What are the holiday blues?
For some of us, the holidays can be a depressing time when we get the holiday blues. Feelings of sadness, loneliness, and anger can intensify when contrasted with the joy expected of the holidays. Factors that can contribute to holiday depression include:
- Associating the holidays with unresolved family issues or a painful childhood.
- Ignoring feelings of sadness, loneliness, or depression in an effort to maintain “holiday cheer.”
- Facing the loss of a loved one with whom you have shared the holidays.
- Having unrealistic expectations of family and friends.
- Having an expectation that you “should” feel good.
- Being away from family and friends.
- Feeling isolated from others.
- Reflecting on losses or disappointments over the past year.
- Coping with changes in family obligations, particularly after a recent marriage or divorce.
- Drinking more alcohol, which is often more readily available during the holidays. (Avoid drinking alcohol to ward off negative feelings. Alcohol often will make depression worse.)
Information From Cleveland Clinic
Here are nine ways to deal with the holiday blues:
- Limit alcohol – Limit your alcohol intake, and try not to keep it readily available around your house. If you’re attending a party and you know alcohol will be accessible, limit yourself to one or two drinks. Drinking to excess can affect your mood and amplify any negative feelings that you may have.
- Get plenty of sleep – Try to go to bed at a specific time each night. Being well-rested can improve your mood and help you feel ready to take on the day.
- Learn to say “no” – Overscheduling and not making time for yourself can lead to emotional breakdowns. Learn how to say “no,” and stay firm on your decision.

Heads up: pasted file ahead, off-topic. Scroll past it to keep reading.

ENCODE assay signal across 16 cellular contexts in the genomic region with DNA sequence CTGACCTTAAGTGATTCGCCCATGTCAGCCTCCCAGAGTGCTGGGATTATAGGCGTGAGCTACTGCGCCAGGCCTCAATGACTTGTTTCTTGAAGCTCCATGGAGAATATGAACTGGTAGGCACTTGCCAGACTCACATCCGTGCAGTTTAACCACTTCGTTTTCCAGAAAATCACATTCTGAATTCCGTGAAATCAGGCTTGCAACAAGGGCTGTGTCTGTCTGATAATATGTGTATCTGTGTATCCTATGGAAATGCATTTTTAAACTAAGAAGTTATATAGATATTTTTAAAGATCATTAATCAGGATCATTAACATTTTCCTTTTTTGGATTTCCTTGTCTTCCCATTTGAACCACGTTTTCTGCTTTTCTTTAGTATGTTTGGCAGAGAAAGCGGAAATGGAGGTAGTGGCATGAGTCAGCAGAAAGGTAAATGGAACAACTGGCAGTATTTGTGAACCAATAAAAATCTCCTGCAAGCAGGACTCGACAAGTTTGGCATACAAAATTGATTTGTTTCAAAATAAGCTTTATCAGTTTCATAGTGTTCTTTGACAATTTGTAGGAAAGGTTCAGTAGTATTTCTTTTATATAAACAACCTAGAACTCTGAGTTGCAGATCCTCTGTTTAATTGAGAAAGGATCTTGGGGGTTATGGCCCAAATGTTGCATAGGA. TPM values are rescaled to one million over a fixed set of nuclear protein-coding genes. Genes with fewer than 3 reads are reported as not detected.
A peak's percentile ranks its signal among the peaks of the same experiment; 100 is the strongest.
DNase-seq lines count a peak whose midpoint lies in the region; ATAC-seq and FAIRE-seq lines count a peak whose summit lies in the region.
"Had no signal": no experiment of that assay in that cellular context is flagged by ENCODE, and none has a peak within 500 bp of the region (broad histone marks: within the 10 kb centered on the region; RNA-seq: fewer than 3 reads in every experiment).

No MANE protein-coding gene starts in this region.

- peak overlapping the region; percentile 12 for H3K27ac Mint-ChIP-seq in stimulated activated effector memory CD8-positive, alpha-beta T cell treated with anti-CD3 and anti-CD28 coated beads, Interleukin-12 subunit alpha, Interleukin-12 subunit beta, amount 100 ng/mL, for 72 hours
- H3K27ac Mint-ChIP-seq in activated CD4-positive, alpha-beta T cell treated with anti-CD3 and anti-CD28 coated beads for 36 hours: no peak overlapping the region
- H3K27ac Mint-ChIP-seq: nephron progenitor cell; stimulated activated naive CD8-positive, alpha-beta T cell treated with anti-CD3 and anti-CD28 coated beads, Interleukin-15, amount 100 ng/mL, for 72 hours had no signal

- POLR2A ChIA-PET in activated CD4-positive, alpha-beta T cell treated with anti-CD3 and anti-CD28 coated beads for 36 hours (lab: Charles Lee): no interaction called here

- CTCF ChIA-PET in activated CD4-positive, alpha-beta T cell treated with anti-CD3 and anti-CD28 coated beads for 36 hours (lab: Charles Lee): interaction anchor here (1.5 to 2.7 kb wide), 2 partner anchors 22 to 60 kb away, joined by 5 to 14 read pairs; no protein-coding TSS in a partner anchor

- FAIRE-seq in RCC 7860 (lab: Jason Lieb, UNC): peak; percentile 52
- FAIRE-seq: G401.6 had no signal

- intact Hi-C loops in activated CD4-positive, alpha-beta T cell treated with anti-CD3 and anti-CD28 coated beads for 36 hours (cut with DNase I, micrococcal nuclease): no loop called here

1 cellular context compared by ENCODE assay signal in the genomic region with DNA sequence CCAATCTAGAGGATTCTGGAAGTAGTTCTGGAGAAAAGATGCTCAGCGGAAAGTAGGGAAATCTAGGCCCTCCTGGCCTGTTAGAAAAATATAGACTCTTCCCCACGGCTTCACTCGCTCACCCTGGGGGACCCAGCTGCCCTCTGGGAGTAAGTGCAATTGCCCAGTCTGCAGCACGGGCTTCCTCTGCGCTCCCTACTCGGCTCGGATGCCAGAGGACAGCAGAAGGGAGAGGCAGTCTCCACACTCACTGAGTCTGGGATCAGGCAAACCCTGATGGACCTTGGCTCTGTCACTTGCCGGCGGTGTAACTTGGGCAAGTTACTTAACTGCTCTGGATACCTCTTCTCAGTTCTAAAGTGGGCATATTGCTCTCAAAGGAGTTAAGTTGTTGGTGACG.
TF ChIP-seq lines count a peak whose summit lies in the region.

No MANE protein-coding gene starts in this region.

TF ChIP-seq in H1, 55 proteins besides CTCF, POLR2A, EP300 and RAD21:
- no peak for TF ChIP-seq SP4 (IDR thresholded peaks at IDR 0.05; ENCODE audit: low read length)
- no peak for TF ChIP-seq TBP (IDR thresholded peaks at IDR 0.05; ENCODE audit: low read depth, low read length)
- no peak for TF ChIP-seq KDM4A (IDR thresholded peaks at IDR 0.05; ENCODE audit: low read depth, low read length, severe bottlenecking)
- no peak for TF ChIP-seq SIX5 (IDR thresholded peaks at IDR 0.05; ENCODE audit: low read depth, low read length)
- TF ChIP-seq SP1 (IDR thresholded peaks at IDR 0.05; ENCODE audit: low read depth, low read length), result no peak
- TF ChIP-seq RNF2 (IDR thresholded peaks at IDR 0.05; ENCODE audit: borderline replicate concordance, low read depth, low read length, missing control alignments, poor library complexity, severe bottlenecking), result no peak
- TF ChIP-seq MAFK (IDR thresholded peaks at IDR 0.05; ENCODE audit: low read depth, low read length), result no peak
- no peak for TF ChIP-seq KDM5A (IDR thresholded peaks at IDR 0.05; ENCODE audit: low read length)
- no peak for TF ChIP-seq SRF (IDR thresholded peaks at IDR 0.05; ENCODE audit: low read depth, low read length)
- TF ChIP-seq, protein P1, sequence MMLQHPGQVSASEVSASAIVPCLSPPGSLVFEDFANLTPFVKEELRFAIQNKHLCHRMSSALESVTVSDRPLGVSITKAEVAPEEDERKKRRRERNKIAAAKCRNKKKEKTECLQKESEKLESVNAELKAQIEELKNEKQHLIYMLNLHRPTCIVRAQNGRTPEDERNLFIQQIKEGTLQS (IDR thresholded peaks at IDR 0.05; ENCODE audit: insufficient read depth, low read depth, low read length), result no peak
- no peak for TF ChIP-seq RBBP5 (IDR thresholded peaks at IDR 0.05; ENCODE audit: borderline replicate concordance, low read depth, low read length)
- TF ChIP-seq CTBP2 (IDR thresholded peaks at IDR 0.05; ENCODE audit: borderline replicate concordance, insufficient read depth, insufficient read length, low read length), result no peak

- Be open to new traditions – You may have an image of what you think the holiday should consist of, and this may not be what’s actually happening. Instead of holding on to what the holiday should have been, allow new traditions to unfold.
- Get support when mourning a loved one – If you’ve experienced the loss of a loved one, the holidays can be especially tough. Although it can be tempting to isolate yourself and grieve, it can be beneficial to spend time with your friends and family. They can support you through this difficult time.
- Spend time with your loved ones – Instead of spending the holidays alone at home, get your friends or family together for a dinner party at your place. The more the merrier! You can spruce things up with lively decorations and add welcoming floral arrangements to your living spaces.
- Exercise regularly – Plug in your headphones and pop out for a walk around the block a couple of times a day. A quick 10-minute walk will get your heart rate up and release mood-boosting endorphins.
- Do something fun to get over a recent breakup – It can be difficult to be alone when you’re nursing an aching heart. Instead of sitting at home, fill up your calendar with activities. Websites such as meetup.com offer group outings, such as dinners and dancing, almost every night of the week.
- Avoid overeating – Before heading out to social events, fill up on veggies. You can even fill up a small sandwich bag and snack in the car. Holiday outings can often lead to overeating, which can affect your mood and overall well-being.
Information From HealthLine
Never be afraid to ask for help, or to reach out and speak with a professional. Having a strong support system can always beat the holiday blues the most efficient way, and having additional support is more beneficial than harmful.